7. Next, access the survivor testimony clips and listen to each one together (if you made photo copies of the PDF version for students, they may also follow along with the transcript as a few of the survivors have a bit of a thick European accent that may make it a little harder for some students to decipher if they’re not used to it). Most of the survivor clips are paired/grouped to provide opposing experiences, again highlighting the range of choices people made during this time. See speaker notes in Google Slides for additional context and discussion prompts.
  8. After listening to the survivor testimony clips, again following the teacher version of the Google Slides presentation, instruct students to highlight one line from each testimony that best summarizes the experiences of the survivor with the education system or the Holocaust in general. If you made photo copies of the PDF version, they can highlight the one line there, or you can use the Google Slides and advance each slide to show the transcript and have students write down the one line, or you can make copies of the Google Slides and they can highlight the line on their copy.
  9. Next, ask students to review the one line in each testimony that they highlighted and select the one that resonates the most with them and share why. Everyone should write down their answers and they can either share with a partner or you can ask for volunteers to share with the class. It can also be a powerful experience to have all students share by you first reading your line and then go fairly quickly – trying to be sure students take no pauses, just go right up and down the rows or around the room – with each student reading aloud the line they selected; it’s completely fine is some lines are repeated often (this also gives you an idea of what was most important to your students).
  10. Next, from the one line that they chose, ask students to select what they feel is the one most powerful word in that line and share why. Again, everyone should write down their answer and then they can either share with a partner or you can ask for volunteers to share with the class, or you could again read your one word and then go quickly around the whole room having each student read their one word aloud – no pauses or explanations – and again, it’s completely fine if some words are repeated often. If patterns emerge, you may want to add some final thoughts.
  11. To conclude the lesson, ask students to write a reflection explaining what they learned from the lesson, what surprised them, what they’d like to know more about, what lessons we can learn from this that can be applied to our lives today, and how this lesson starts to explain how and why the Holocaust happened (looking for explanations that discuss how people and institutions made choices).


You can either assign the written reflection or use a ticket out the door as a way of assessing the essential question: How and why did the Holocaust happen? (Looking for answers that reference how people and institutions made choices which allowed this to happen.)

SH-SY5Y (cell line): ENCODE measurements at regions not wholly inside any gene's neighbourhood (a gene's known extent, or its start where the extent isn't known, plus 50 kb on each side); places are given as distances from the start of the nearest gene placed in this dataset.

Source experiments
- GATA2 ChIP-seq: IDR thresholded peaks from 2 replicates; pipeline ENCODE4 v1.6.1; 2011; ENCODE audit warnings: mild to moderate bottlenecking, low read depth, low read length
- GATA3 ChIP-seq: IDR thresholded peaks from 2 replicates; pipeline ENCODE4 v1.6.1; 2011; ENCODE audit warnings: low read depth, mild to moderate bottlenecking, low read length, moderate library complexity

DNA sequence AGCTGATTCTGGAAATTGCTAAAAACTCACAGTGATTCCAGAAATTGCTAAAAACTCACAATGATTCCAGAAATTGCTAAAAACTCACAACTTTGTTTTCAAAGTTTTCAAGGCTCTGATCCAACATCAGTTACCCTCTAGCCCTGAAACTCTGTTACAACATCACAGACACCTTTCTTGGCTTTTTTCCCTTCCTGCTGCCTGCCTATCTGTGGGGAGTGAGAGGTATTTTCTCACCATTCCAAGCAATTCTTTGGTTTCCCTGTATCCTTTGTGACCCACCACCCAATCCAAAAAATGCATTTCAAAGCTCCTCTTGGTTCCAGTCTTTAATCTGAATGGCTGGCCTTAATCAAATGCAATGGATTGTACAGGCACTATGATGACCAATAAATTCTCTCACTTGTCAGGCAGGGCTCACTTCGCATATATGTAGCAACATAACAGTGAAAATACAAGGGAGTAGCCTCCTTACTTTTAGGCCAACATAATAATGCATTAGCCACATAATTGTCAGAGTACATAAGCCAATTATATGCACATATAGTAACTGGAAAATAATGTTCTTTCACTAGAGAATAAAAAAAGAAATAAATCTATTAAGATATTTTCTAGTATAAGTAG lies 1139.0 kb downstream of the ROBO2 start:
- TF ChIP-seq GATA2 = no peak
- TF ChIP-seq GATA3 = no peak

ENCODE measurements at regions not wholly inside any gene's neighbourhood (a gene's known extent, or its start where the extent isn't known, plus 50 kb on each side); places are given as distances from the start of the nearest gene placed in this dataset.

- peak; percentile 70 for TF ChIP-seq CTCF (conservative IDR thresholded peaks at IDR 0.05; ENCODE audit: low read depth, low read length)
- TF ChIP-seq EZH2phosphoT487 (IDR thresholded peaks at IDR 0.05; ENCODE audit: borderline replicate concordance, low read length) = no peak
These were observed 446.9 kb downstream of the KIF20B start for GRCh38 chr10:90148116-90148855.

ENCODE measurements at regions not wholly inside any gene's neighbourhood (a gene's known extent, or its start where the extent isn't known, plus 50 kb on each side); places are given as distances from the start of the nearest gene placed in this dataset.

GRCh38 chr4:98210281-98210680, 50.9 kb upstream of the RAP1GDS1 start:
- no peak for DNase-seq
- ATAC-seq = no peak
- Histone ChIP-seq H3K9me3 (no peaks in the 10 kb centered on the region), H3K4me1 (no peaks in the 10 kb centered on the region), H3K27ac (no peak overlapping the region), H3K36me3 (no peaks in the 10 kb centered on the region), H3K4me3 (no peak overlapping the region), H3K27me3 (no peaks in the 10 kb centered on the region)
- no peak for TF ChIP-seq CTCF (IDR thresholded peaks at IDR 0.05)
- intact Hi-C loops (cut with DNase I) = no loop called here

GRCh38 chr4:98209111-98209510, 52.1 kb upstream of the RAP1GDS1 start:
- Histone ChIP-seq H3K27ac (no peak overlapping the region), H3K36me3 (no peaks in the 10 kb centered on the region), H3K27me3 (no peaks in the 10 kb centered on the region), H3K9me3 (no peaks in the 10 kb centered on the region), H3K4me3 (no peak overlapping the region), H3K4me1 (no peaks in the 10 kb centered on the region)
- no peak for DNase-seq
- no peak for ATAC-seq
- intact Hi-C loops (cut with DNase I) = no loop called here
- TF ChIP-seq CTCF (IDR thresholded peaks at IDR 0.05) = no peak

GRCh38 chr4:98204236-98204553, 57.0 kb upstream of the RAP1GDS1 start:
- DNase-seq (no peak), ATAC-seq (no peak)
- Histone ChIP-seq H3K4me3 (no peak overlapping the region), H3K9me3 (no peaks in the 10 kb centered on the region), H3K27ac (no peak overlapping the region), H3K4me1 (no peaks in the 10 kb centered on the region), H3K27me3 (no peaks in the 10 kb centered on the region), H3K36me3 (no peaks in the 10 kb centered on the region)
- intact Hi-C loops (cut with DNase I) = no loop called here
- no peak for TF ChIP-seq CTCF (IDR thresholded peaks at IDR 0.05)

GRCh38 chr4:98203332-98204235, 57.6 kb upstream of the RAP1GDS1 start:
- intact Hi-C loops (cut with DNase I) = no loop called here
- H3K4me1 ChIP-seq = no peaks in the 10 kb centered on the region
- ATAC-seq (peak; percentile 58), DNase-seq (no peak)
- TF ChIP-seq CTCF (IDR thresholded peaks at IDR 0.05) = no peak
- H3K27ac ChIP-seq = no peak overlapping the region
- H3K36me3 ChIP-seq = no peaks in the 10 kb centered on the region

E-Learning Adaptation:

To flip your classroom, or for a situation where students are virtually learning, we suggest the following adaptations:

  1. Share the Google Slide presentation (student version, or you can share the teacher version with notes, if you prefer) for the lesson with students in your online platform (Google Classroom, Canvas, PowerSchool Learning, etc.)
  2. Students should watch the introductory film that helps to set the historical context of the lesson.
  3. Students should answer the intro film’s corresponding questions found on the Google Slide presentation.
  4. Have students access the USHMM website to read through the four case studies and answer the corresponding questions found in the Google Slide presentation.
    1. Jeanne Daman: Risking Her Life to Save Her Students, pages 2-4
    1. Teachers Facilitate Sterilization of Students, pages 5-8
    1. Teachers Ask Students to Write Letters to Hitler, pages 9-11
    1. Norway: Arrest of Teachers Prompts Nationwide Protests, pages 12-16
  5. Students will then listen to the various survivor testimony clips and answer the corresponding questions as they progress through the Google Slide presentation.
  6. The final reflection found within the Google Slide presentation may serve as their assessment or simply as a writing assignment.


  1. Visit the USHMM website to access the online exhibition and introductory film of Some Were Neighbors: Collaboration and Complicity in the Holocaust (reinforces the lesson that people had choices and the choices made by both individuals and institutions allowed the Holocaust to happen; further exploring the essential question of “How and why did the Holocaust happen?”)
  2. Read USHMM online article, Victims of the Nazi Era: Nazi Racial Ideology, to better understand Nazi ideology that was to be instituted in all school curriculum under the authority of the Third Reich (there are several other links that can also be accessed within the article).
  3. Students could read the short novel (historical fiction), Children and Fire, by Ursula Hegi. The novel is “a thoughtful, sidelong approach to the worst moment in Germany’s history that invites us to understand how decent people come to collaborate with evil” – Kirkus Reviews. The story focuses on one teacher and her classroom of students during the Holocaust.

Students could write a summary, report, or complete a creative assignment to assess their learning from any of these extension assignments.